Friday, February 24, 2012

On this Day in History - Go Read a Book

There's a strange confluence of events to mark today. Earlier this morning, LBA participated in a Black History Month program at his school (the first graders sang ABC, by the Jackson 5) - I would have liked to attend but unfortunately couldn't make the time to do it.

It was on this date that ground forces pushed into Iraq during the first Persian Gulf war. A month earlier, I remember vividly sitting at the Syosset train station waiting for my father to arrive listening as George H.W. Bush announced the liberation of Kuwait had begun.

The event that prompted this blog post is that today also marks the day that President Andrew Johnson was impeached for violating the Tenure of Office Act. Whenever I think of this event, I am reminded of Edmund G. Ross, the Kansas Senator whose one vote made the difference in keeping Andrew Johnson in office as President. In high school we watched a film made from the book Profiles in Courage, in which one the individuals written about by John Kennedy was Senator Ross.

I like to think that I went to a pretty good high school. In fact, there is some agreement on this. In June 2011, Newsweek rated my high school number 57 on its list of Top High Schools in the United States.

In English class, we read a lot of books (and I liked to read anyway - plus I worked in a library during high school). I found these two lists of the Ten Books You Should Have Read in High School (one more traditional and an alternate list). How many of them have you read?

In no particular order, with my annotation if I've read the book:
  1. Frankenstein - Mary Shelley (no)
  2. The Scarlet Letter - Nathaniel Hawthorne (yes, along with other Hawthorne works)
  3. The Catcher in the Rye - J. D. Salinger (still have a copy in the house, everyone should)
  4. The Great Gatsby - F. Scott Fitzgerald (no)
  5. Pride and Prejudice - Jane Austen (no)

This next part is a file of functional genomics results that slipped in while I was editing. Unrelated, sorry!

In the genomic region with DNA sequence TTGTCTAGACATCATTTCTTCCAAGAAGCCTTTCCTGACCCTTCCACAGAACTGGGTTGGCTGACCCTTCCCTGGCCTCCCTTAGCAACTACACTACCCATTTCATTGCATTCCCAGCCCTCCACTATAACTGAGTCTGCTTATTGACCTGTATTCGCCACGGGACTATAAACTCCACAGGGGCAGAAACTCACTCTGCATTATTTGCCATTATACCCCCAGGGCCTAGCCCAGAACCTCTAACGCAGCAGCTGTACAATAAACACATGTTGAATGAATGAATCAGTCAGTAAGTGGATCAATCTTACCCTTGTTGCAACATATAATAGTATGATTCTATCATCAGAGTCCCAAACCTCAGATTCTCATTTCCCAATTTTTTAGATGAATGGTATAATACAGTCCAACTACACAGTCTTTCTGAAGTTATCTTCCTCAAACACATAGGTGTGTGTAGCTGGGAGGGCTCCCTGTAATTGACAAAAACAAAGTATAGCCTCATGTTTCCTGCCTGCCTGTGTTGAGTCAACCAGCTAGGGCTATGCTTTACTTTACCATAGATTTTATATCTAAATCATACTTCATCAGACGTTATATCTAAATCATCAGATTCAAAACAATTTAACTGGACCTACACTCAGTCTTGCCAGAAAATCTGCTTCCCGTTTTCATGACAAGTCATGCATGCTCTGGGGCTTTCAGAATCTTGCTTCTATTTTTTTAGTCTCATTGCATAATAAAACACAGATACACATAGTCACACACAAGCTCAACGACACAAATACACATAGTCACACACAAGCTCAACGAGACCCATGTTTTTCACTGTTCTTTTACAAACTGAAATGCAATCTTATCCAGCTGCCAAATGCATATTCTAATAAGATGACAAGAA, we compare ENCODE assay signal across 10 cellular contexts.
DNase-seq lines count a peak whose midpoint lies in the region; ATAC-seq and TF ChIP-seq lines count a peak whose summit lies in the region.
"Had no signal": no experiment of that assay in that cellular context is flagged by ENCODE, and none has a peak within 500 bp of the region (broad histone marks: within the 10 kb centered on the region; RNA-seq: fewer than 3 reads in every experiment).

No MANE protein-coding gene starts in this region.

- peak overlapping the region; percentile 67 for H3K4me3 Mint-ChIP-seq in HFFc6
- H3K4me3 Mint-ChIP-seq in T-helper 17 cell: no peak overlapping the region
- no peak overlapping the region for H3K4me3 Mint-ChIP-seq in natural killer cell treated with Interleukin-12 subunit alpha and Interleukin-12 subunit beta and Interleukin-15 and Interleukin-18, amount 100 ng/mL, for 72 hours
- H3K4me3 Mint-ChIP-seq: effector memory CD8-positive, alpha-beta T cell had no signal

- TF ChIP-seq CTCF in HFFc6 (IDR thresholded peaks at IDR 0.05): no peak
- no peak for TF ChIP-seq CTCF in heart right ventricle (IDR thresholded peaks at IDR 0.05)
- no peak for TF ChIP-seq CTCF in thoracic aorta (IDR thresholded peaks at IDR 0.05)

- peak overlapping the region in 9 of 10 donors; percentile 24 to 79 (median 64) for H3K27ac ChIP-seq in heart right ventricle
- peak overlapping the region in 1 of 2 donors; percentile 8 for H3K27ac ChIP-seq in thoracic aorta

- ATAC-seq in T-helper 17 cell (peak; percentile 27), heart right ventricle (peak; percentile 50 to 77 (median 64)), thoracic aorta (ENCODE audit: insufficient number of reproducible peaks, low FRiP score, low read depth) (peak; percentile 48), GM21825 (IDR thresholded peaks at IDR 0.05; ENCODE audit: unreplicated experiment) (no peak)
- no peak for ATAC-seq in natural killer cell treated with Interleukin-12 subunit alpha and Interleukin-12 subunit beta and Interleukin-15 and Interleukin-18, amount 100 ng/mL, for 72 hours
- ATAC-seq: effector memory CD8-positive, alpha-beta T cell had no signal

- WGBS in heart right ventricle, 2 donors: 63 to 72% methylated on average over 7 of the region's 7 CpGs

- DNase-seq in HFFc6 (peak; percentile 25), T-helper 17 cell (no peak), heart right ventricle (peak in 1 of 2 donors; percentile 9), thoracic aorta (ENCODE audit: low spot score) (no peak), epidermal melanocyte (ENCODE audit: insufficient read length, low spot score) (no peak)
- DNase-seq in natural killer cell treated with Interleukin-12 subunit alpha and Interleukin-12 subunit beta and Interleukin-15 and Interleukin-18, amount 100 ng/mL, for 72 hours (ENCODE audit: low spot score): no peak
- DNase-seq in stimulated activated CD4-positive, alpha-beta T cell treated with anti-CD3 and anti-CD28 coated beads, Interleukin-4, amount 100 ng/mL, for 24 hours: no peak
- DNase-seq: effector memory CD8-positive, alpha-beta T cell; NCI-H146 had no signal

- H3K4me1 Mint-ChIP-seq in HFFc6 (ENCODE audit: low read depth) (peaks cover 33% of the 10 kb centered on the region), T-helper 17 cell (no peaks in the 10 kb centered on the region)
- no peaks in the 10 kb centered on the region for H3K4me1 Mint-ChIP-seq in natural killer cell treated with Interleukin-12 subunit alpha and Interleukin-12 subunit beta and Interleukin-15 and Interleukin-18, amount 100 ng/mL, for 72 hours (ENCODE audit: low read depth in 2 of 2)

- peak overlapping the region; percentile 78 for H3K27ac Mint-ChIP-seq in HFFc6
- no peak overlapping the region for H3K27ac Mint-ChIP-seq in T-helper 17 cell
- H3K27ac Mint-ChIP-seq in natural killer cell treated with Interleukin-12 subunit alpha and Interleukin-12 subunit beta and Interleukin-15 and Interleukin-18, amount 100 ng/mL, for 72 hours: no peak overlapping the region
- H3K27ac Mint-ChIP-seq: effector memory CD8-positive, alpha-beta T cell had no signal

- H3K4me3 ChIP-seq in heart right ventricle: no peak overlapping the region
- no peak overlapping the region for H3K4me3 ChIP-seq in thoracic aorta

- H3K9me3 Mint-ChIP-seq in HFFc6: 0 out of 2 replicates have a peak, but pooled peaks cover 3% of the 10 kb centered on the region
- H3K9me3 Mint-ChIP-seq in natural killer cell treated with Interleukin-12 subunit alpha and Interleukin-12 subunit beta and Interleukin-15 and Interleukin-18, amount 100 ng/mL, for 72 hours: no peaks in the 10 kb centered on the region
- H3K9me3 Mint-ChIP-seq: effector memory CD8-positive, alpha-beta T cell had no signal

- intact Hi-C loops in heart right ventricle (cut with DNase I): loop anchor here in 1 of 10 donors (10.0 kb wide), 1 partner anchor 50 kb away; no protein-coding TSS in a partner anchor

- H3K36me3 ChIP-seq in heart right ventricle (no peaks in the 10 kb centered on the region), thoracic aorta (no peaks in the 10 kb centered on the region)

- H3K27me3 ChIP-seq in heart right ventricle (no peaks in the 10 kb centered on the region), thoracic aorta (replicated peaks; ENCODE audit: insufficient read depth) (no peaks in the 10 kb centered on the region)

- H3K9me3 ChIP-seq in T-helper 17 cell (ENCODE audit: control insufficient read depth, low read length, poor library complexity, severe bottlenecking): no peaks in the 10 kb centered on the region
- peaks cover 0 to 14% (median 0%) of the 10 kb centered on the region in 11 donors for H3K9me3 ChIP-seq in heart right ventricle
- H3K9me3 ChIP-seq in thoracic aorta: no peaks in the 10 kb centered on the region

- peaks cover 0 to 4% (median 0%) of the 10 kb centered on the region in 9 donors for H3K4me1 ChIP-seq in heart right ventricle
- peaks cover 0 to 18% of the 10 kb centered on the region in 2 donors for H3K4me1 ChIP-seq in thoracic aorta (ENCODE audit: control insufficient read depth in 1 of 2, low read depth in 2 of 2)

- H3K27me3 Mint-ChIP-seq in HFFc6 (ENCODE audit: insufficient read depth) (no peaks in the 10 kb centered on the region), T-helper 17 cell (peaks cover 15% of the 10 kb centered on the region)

6. Siddhartha - Herman Hesse (I feel like this crossed my desk at some point - but I might have done the Cliff Notes version)
  7. Lord of the Flies - William Golding (yes, and it's on the bookshelf next to Catcher in the Rye)
  8. The Adventures of Huckleberry Finn - Mark Twain (yes)
  9. To Kill a Mockingbird - Harper Lee (yes. "Stand up, your Daddy's passing")
  10. The Fountainhead - Ayn Rand (no)
The alternate list (a little more off the norm and several which came out after I was out of high school)
  1. Infinite Jest - David Foster Wallace (no)
  2. Maus - Art Spiegelman (no)
  3. Anna Karenina - Leo Tolstoy (no, but I did read Gulag Archipelago in college)
  4. Swamplandia - Karen Russell (no, and have never heard of this one)
  5. Reality Hunger - David Shields (no)
  6. The God of Small Things - Arundhati Roy (no)
  7. Against Interpretation - Susan Sontag (no)
  8. Ender’s Game - Orson Scott Card (no)
  9. The Moon Is A Harsh Mistress - Robert Heinlein (no, but I was never a big Sci-Fi reader)
  10. Beloved - Toni Morrison (yes, but in college, not high school)


C in DC said...

I've read 2 on the first list (in h.s.) and 1 on the second (in college, though). I may have read one other on the first list at some point, but I'm not sure. I think the 2nd list may contain books that weren't yet published when we were in school.

So, which 3 or 4 do you think I've read?

Brave Astronaut said...

Wow, testing me on the NYS curriculum, of which I am also a product.

I'm going with Scarlet Letter, Lord of the Flies, Huck Finn and Beloved.